An overview of four years of calf research at SROC
The University of Minnesota Southern Research and Outreach Center (SROC) Calf and Heifer Research and Extension facility in Waseca contract raises over 800 dairy heifer calves annually for three Southern Minnesota commercial dairy operations. Since 2004, completed nursery (56 days) and post weaning (up to 112 days) applied studies have been conducted involving over 3,000 heifer calves. Calves are picked up twice weekly at 2-4 days of age and remain at SROC until 6-7 months of age with the goal of providing high quality heifers when transferred to next stage growers. Upon arrival at SROC, calves are weighed, hip heights taken, and a jugular blood sample drawn. The sample is used to check total serum proteins using a refractometer (see Table 1 for calf profiles). Overall calf losses at SROC are < 2%. Currently, DHIA records are being used to document calving age and first lactation performance of all heifers back to their respective dairy herds.
|Table 1. Profile of heifer calves contracted at SROC from 3 dairy farms from 2-4 days up to 6 months of age.|
|Item||Farm A||Farm B||Farm C|
|A. Upon arrival|
|Number of heifers||885||1,593||978|
|Initial BW, lb||88.8||86.7||87.2|
|Initial serum protein, g/dl||5.4||5.4||5.2|
|Initial serum protein profiles||—||—||—|
|B. 6 month profile of 2,397 heifers|
|Final BW, lb||476||462||451|
|Final hip height, in||45.5||44.9||45.1|
|Total ADG, lb||1.92||1.91||1.91|
Calf Nursery Research Studies. A target goal for calf performance is to double the initial body weight and gain at least 4 inches of frame height by the end of the nursery phase. These goals have been attained in a number of calf groups but there are some variations by season of the year. Studies have been designed to provide options for both milk replacer (MR) and calf starter programs in relationship to calf performance, health, and potential changes in economic efficiencies.
- Conventional vs intensive MR programs. Calves on an intensive program had 20% better performance than those fed the conventional program but with higher costs of gain. Calf health was not affected and there were no differences in post weaning performance from 9-25 weeks of age. A complete analysis of raising costs should be used for the most viable cost:benefit ratio for each of the MR programs based on first calving age and lactation performance.
- Alternative protein and energy sources in MR. Calves fed an all-milk protein 20:20 MR had 10% better growth to 56 days than calves fed MR containing alternative protein sources including hydrolyzed wheat gluten and soybean protein concentrate substituted at various percentage levels. Calf performance was not influenced when using animal vs vegetable fats in MR. The average frame growth exceeded 4 inches and overall gain was within the range of other studies.
- Additives in MR as well as various feeding strategies. Focus is on nutritional management for calf health, intestinal health and/or immune function during the nursery phase. To-date additives have not influenced pre- and immediate post-weaning calf performance. Other recently completed or on-going studies are investigating nutritional additives incorporated with different MR feeding rates. The implications on calf performance by varying the number of milk feedings per day are also being documented.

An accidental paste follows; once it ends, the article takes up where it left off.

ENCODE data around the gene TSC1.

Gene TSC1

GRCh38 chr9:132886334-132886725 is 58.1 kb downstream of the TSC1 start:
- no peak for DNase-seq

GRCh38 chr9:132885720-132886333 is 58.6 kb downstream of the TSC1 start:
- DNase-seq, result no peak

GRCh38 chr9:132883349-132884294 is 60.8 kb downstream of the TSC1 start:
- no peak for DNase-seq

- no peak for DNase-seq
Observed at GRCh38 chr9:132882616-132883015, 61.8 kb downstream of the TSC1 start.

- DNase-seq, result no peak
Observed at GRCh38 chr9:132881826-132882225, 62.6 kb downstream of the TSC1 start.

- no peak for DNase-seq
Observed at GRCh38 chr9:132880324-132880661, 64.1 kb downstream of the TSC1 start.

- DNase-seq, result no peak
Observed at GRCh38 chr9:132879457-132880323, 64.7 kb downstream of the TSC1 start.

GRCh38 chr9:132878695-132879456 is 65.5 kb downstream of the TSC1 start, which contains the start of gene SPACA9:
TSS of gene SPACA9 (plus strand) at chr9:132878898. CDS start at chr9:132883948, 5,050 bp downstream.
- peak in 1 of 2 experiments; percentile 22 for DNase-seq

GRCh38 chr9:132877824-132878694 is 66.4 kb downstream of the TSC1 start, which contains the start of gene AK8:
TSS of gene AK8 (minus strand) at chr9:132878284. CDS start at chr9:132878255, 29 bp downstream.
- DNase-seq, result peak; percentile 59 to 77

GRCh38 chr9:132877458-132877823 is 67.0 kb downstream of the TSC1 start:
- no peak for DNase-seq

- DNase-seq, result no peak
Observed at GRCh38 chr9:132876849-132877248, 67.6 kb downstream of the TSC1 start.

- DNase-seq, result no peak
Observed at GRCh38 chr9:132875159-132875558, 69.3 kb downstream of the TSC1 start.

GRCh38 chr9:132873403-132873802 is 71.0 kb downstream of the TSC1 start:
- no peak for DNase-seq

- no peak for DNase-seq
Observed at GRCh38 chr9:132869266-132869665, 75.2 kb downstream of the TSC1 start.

- Calf starter programs. Offering a high quality calf starter and promoting optimal intake is integral to the success of SROC nursery feeding programs. Under the SROC program, calves are weaned by days on feed rather than CS intake. Good CS intake could allow for earlier weaning and reduce extra costs of extending the liquid feeding period (see Table 2 for CS intake profiles).
- Calf starter composition and physical form. Preliminary data suggests that several corn processing and physical forms allow good calf performance. Calves fed CS based on steam flaked corn, pellet and oats, whole corn and pellet, or roasted corn, pellet and oats performed equally as well.
|Table 2. Average pre- (1-42 days) and post-weaning (43-56 days) calf starter (CS) intake by 14-day periods and season of the year across recent SROC studies 2004-2006a.|
|Time of year||No. calves||20:20 MR lbs/day||CS CP%||Day 1-14||Day 15-28||Day 29-42||Day 1-42||Day 43-56|
|a Adapted from Chester-Jones (2007).|
|b Non-medicated milk replacer.|
Postweaning Studies. On-going SROC research is looking at various transitional management and feeding strategies-a challenge on many dairies. Once in group pens, heifers are typically fed grain mixes with access to hay.
- Feeding regimens. Protein sources (dried distillers grains and urea), grain mix protein levels (13,16,19% CP), rumen fermentation enhancer, fiber levels, and limit vs full feeding grain mixes have been investigated. Regardless of feeding regimen, heifer DM intake consistently represents close to 3% of body weight.
- Forage quality. A study using a 16% CP cracked corn and pellet grain mix for 112 days (6 lb/day for days 1-14 and 4 lb/day from days 15-112), along with either a 100 RFV hay, 130 RFV hay, or 154 RFV hay showed some increased daily gain and feed efficiency as the RFV increased. Heifer performances were acceptable and an economic comparison should be the criteria to select the hay of choice when limit feeding concentrates.
In summary, options have been investigated at SROC over the past four years to support improvement in consistency of nutritional management for calf raising programs from 2-4 days up to 6 months of age to optimize the growth and health of dairy calves.
For further details on these studies, contact Hugh Chester-Jones or Neil Broadwater.
Published in Dairy Star July 3, 2008